We are currently experiencing delivery delays for items requested from other institutions while transitioning to a new statewide delivery service. Please contact your library
with questions or advice about alternative resources. Thank you for your patience!
LEADER 00000nam 2200457Ii 4500
006 m d f
007 cr bn|||||||||
008 080513s2003 dcua ob f000 0 eng d
074 0431-E-04 (online)
086 0 TD 4.210:03/3
086 0 TD 4.210:03/3
245 00 Effectiveness of personal computers to meet recency of
experience requirements /|cH. L. Taylor, ... [and others].
264 1 Washington, D.C. :|bU.S. Dept. of Transportation, Federal
Aviation Administration, Office of Aerospace Medicine,
300 1 online resource (1 volumes (various pagings)) :|bdigital,
338 online resource|bcr|2rdacarrier
500 Title from title screen (viewed Oct. 5, 2010).
500 "February 2003."
500 Performed by the Aviation Research Laboratory of the
University of Illinois at Urbana-Champaign.
504 Includes bibliographical references (p. 17-18).
506 APPROVED FOR PUBLIC RELEASE.
520 The purpose of the current study was to investigate the
effectiveness of Personal Computer Aviation Training
Devises (PCATDs) and Flight Training Devices (FTDs) to
meet FAA recency of experience requirements for instrument
flight. Two types of training devices were tested: 1) an
FAA approved PCATD; and 2) a Frasca 141 FTD. An Instrument
Proficiency Check (IPC) was given to all subjects in the
airplane to establish a performance baseline (IPC #1).
After the completion of IPC #1 in the airplane, the
subjects were randomly assigned to one of four groups: the
PCATD, the FTD, the aircraft or the control group with a
balancing constraint so that the subjects successfully
completing IPC #1 were equally distributed among the four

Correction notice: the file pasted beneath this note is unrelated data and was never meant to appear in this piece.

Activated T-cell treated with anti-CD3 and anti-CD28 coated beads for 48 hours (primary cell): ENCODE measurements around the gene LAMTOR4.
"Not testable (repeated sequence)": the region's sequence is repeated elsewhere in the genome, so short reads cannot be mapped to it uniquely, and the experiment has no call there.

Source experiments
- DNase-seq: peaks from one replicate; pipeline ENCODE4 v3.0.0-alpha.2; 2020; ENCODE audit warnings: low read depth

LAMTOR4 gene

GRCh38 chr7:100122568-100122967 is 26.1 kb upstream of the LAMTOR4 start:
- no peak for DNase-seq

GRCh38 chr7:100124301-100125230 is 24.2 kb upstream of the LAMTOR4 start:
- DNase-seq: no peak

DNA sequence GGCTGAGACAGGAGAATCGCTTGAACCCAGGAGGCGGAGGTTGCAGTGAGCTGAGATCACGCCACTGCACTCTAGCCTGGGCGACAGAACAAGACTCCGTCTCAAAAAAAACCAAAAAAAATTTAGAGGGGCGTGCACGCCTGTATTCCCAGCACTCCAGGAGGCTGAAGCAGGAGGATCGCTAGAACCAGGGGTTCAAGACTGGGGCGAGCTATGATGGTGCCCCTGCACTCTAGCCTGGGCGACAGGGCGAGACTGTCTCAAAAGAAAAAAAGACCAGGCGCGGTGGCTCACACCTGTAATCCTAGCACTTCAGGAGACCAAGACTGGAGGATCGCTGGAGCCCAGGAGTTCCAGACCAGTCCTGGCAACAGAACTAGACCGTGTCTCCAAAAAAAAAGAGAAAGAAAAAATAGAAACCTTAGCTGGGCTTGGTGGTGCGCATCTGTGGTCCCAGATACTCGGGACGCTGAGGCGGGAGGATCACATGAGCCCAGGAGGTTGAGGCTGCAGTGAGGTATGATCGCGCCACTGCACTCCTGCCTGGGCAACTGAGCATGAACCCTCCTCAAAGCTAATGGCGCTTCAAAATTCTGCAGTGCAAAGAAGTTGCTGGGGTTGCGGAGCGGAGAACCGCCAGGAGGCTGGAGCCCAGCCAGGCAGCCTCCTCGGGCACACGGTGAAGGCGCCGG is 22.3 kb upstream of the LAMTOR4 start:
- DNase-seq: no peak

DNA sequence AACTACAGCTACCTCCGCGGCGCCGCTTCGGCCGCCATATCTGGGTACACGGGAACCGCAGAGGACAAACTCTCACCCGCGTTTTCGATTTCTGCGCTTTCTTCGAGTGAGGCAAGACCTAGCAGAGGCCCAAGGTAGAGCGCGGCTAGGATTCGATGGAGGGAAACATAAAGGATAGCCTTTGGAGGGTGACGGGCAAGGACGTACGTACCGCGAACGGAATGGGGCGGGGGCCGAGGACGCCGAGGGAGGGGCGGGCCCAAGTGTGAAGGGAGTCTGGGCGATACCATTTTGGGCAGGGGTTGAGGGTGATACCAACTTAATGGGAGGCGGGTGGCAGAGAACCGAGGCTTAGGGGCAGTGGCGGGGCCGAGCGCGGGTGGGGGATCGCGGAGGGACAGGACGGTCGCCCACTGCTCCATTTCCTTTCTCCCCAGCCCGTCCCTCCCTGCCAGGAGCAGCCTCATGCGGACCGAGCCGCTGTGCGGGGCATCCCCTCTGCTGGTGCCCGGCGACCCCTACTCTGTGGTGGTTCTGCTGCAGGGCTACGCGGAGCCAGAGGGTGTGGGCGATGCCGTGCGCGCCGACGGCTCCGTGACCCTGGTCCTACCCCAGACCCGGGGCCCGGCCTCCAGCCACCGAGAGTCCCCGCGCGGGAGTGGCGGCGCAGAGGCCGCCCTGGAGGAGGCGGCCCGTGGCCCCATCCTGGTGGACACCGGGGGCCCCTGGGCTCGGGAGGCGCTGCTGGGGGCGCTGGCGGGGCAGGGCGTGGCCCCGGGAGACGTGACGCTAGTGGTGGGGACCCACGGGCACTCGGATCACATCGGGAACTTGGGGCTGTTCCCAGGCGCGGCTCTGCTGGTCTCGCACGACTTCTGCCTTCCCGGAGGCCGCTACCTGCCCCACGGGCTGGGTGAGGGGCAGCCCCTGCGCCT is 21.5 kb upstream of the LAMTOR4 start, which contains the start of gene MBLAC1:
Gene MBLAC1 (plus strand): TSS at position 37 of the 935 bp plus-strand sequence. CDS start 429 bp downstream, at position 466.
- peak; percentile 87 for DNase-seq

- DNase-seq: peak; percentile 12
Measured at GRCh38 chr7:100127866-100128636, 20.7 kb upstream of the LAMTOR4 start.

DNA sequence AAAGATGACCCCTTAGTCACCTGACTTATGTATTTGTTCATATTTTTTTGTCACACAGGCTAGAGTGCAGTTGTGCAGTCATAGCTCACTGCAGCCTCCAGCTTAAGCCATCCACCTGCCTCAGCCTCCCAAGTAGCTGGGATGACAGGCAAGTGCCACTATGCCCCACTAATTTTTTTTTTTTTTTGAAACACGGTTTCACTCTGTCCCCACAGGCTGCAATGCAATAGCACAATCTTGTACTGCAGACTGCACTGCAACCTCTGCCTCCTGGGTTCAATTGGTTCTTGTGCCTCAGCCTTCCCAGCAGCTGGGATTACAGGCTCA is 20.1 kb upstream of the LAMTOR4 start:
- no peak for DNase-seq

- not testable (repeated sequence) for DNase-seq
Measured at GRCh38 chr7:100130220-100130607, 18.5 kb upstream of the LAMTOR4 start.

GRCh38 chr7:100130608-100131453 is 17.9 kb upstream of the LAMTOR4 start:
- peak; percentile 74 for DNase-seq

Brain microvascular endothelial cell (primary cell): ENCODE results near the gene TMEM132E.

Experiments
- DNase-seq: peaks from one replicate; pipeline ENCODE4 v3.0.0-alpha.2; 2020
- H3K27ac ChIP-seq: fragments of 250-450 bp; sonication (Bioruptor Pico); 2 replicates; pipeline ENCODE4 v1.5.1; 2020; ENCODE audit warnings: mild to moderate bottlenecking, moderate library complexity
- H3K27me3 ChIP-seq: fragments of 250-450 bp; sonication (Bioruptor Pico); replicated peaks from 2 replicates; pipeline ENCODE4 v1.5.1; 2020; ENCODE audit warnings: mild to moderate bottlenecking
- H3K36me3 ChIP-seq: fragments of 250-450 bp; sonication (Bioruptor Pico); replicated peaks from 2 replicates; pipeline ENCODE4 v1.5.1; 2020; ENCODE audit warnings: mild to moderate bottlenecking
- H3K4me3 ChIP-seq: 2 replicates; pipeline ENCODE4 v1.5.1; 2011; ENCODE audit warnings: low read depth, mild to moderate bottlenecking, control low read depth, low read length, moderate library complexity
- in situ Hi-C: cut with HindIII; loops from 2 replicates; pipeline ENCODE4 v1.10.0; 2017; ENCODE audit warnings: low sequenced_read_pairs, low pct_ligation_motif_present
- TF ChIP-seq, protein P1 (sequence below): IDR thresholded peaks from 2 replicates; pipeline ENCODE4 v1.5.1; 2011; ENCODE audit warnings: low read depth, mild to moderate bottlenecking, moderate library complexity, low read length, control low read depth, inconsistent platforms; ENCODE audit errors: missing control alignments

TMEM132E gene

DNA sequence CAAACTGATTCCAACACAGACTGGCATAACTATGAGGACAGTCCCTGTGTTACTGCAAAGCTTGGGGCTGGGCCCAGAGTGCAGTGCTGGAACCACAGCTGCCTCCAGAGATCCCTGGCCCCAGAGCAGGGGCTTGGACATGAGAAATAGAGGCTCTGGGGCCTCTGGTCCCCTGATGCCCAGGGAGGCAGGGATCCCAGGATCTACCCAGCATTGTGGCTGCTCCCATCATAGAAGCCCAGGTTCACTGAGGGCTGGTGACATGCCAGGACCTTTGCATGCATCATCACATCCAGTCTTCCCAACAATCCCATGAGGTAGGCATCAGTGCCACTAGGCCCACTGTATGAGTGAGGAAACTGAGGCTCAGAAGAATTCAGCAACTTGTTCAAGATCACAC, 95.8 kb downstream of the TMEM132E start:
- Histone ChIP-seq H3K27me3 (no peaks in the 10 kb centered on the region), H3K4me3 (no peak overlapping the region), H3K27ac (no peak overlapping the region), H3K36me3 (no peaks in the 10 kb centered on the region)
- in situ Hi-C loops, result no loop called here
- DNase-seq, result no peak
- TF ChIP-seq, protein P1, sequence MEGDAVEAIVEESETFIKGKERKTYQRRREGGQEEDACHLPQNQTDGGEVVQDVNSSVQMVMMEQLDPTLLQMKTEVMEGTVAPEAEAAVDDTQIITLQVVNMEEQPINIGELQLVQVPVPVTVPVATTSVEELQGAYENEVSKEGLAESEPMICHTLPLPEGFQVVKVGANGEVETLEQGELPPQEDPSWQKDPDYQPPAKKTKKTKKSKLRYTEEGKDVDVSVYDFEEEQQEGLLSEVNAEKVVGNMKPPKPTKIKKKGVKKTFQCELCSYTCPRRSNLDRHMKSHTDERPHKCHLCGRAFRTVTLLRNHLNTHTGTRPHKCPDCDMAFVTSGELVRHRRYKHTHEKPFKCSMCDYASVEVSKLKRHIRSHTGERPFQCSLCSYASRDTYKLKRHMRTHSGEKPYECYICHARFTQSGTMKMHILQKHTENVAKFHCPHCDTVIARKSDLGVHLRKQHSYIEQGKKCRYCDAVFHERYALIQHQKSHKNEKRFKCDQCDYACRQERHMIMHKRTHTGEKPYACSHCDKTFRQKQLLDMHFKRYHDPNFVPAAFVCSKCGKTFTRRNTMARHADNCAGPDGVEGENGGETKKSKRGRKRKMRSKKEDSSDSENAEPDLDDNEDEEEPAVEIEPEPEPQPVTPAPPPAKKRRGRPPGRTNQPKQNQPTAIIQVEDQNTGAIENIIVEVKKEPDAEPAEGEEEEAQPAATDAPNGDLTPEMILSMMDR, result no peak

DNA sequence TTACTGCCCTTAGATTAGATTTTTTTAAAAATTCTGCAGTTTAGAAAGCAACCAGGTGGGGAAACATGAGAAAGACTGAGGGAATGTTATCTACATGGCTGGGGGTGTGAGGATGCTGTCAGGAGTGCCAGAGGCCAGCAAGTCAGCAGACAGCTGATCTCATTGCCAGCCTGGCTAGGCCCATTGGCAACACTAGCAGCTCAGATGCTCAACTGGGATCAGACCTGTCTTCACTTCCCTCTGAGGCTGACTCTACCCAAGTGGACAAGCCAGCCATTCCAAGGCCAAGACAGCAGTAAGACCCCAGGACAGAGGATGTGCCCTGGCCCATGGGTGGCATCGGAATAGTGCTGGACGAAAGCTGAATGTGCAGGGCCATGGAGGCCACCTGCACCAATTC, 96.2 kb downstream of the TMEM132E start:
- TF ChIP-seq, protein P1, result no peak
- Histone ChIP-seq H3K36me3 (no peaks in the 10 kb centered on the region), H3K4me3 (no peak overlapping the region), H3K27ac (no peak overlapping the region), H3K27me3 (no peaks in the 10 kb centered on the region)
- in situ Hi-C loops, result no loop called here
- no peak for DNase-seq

groups. During the six-month period, each subject received
two recency of experience flights of about 1.8 hours each
in either the PCATD, the FTD or the aircraft; the control
group received no recency training. These recency of
experience flights included three instrument approaches,
holding procedures, and intercepting and tracking
navigation radials and courses. After the six-month period,
performance on an IPC in the airplane (IPC #2) compared
pilots who received recency of experience in the training
devices to a control group. The subjects in the PCATD and
FTD group were also compared to the aircraft group who
received recency of experience in the airplane. A
comparison of the three training groups with the control
group performance on the final instrument proficiency
check indicated that the training groups performed
significantly better than the control group. The study
also indicated that PCATDs are effective in maintaining
recency of experience for instrument rated pilots over a
period of six months.
650 0 Flight training|0http://id.loc.gov/authorities/subjects/
650 0 Instrument flying|0http://id.loc.gov/authorities/subjects/
650 0 Microcomputers.|0http://id.loc.gov/authorities/subjects/
700 1 Taylor, H. L.|q(Henry L.)|0http://id.loc.gov/authorities/
710 1 United States.|bOffice of Aerospace Medicine.|0http://
710 2 University of Illinois at Urbana-Champaign.|bAviation
776 08 |iPaper version:|tEffectiveness of personal computers to
meet recency of experience requirements.|h1 v. (various
856 40 |uhttp://purl.access.gpo.gov/GPO/LPS126774